The carcass as victim appeared in some artists’ work after World War II as a way of articulating Existential anguish, Goldman said. Another tactic was to “open up the body”--as Mexican-Canadian artist Arnold Belkin did in a mural showing leaders of the Mexican Revolution as skinless bundles of viscera--in order to strip away received ideas and scrutinize history afresh.
Younger Mexican artists incorporate graphic imagery into a much more distanced, unemotional view of life.
Monica Castillo’s “The Meat of ------” shows the crucifixion of a bloody steak--Jesus’ fate as no more spiritually meaningful than that of a piece of meat.
David Avalos, whose sculpture, “Hubcap Milagro--Junipero Serra’s Next Miracle: Turning Blood Into Thunderbird Wine,” is included in the “Bleeding Heart” exhibit, offers a bitter variation of Transubstantiation.
Although Father Junipero Serra was recently beatified by the church--a step that may lead to his sainthood--he is reputed to have dealt callously with the Indians. How appropriate, then, to turn his blood into the cheap wine drunk by many contemporary Indians mired in poverty.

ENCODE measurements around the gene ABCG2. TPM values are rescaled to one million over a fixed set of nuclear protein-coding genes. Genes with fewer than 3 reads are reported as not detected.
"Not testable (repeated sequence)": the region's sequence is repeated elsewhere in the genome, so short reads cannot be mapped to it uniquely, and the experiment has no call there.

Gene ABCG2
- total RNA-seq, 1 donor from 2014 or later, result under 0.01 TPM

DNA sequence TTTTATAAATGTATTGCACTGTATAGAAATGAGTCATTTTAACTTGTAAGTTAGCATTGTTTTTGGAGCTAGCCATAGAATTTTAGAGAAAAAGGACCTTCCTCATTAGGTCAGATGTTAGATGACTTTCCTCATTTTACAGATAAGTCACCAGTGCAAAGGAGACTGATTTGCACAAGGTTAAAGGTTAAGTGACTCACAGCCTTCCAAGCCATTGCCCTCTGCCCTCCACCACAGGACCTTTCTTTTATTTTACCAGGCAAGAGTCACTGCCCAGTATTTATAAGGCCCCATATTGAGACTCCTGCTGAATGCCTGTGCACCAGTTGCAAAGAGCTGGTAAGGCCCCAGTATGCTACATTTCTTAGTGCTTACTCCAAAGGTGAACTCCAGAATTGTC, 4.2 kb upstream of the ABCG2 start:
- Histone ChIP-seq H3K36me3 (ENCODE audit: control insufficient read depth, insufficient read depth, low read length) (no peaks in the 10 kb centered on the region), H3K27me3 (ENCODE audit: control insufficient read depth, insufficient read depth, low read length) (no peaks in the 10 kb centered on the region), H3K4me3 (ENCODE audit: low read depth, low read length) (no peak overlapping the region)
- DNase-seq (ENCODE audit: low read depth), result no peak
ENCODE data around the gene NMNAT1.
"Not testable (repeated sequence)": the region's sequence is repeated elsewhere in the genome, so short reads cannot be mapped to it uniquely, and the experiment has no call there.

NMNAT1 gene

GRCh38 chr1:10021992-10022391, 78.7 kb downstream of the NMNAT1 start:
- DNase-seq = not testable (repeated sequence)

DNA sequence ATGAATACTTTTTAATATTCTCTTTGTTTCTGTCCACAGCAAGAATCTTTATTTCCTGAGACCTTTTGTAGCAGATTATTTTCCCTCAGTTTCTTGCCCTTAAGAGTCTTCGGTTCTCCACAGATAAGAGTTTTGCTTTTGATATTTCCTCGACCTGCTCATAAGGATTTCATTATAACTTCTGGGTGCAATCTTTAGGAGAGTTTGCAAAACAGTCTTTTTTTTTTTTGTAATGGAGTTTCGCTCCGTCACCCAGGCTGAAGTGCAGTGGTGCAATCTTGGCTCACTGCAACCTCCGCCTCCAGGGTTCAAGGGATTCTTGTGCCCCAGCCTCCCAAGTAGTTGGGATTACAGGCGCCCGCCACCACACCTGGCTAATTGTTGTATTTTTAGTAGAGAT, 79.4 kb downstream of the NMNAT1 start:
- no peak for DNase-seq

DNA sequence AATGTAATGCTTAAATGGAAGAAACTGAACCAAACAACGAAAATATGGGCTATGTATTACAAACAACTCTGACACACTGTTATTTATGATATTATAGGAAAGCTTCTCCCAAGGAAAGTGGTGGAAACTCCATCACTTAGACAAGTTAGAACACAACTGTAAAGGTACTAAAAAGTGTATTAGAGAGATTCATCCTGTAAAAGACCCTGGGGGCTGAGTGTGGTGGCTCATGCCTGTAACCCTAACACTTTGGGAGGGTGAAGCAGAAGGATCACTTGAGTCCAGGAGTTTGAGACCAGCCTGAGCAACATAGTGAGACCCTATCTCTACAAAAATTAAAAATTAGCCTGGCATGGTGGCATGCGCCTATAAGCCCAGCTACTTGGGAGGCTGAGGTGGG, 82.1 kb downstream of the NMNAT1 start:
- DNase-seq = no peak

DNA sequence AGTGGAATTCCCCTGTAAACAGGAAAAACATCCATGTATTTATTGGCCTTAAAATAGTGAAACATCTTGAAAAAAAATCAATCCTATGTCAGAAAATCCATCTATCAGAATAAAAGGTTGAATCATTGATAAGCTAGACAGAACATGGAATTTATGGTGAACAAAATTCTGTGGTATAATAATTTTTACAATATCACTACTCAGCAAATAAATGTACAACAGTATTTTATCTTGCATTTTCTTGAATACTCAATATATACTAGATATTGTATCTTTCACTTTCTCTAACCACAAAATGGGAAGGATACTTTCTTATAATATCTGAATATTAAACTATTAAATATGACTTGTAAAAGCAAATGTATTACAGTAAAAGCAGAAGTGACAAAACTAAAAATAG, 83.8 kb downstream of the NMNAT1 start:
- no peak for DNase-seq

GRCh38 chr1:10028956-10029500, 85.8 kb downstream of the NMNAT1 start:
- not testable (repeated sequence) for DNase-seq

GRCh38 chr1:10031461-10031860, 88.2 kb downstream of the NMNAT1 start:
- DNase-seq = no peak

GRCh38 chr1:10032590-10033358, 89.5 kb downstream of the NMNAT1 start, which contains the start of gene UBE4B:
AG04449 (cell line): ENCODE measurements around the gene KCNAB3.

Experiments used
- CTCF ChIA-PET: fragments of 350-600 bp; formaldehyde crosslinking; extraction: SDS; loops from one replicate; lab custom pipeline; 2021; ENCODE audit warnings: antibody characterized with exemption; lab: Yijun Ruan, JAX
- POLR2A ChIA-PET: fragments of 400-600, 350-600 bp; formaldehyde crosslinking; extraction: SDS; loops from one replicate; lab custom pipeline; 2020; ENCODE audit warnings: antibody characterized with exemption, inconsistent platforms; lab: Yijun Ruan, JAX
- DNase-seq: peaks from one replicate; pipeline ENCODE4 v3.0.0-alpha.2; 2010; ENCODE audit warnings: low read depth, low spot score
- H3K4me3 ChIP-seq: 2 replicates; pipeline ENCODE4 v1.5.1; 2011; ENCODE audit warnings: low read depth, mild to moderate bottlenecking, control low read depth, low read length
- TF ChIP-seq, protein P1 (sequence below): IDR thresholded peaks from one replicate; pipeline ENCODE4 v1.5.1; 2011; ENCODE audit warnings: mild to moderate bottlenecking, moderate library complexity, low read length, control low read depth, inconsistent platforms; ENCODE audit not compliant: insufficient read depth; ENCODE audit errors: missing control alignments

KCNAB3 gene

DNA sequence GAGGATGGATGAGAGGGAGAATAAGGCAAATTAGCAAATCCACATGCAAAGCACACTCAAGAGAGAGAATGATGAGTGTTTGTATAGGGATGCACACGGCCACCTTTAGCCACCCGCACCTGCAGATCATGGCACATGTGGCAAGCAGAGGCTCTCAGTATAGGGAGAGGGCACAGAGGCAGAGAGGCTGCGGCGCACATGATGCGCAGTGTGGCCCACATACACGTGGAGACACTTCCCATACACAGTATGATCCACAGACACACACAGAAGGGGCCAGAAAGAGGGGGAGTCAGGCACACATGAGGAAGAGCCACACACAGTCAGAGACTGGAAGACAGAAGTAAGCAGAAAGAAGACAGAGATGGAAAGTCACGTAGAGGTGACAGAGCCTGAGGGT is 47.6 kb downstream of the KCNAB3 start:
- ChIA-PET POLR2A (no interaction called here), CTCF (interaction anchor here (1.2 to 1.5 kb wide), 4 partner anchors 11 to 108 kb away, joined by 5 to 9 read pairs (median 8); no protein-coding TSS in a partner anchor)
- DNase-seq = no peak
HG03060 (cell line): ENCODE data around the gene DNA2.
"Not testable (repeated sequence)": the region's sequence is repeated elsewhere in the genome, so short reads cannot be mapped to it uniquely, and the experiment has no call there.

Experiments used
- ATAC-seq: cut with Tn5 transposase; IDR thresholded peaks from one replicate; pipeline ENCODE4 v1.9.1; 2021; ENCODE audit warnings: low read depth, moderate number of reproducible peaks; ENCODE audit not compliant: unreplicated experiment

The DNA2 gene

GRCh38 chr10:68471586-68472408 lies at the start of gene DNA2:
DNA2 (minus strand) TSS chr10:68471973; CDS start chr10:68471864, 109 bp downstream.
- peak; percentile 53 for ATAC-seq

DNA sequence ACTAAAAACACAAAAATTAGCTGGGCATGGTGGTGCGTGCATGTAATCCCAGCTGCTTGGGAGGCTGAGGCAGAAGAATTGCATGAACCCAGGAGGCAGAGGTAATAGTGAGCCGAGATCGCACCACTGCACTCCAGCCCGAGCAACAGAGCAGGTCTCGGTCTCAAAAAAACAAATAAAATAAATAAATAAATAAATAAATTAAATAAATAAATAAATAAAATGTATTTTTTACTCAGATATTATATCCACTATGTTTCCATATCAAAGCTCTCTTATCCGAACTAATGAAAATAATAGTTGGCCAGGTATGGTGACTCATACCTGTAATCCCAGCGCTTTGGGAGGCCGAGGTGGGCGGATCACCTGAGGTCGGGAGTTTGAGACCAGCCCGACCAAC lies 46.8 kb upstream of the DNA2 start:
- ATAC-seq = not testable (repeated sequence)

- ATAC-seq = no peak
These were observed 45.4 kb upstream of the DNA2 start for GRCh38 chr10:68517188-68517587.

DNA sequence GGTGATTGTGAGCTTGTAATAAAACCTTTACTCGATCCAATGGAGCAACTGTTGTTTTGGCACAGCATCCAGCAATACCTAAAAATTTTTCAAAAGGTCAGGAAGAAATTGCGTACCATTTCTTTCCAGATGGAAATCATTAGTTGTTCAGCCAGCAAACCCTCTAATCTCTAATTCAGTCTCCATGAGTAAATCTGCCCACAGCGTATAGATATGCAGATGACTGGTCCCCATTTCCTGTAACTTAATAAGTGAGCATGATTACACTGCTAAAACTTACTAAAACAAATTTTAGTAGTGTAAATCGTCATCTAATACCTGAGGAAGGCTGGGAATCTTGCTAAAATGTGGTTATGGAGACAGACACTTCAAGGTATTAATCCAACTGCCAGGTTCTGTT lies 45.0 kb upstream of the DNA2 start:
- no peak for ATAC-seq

In response to a question from the audience, Goldman said that despite her high regard for the “Bleeding Heart” exhibition (organized by the Institute of Contemporary Art in Boston), she takes issue with the way it was conceived.
“In 1988, the ICA decided to turn its attention to Mexico,” she said, sarcastically quoting the preface to the catalogue. How nice, she continued, that the museum had finally recognized the art of its southern neighbor--after North American art auction sales of the ‘80s had drawn attention to Latin American art.
She also gently disparaged the show’s tendency to wander away from the topic, its failure to include some of the artists she mentioned in her talk, and its inclusion of non-Mexican artists.
“How did the Cubans get in?” she asked. “Because all Latin Americans are the same? Because they were living (in Mexico City)? . . . Why was only one curator (of three) Mexican?”
Goldman protested that she has nothing against Cuban artists; in fact she has made several trips to Cuba and is well-acquainted with contemporary work--”but that’s a subject for another talk.”
* “El Corazon Sangrante/The Bleeding Heart” continues through Feb. 14 at Newport Harbor Art Museum, 850 San Clemente Drive, Newport Beach. Hours: 10 a.m. to 5 p.m. Tuesday through Sunday. $2 to $4 (free on Tuesdays). (714) 759-1122.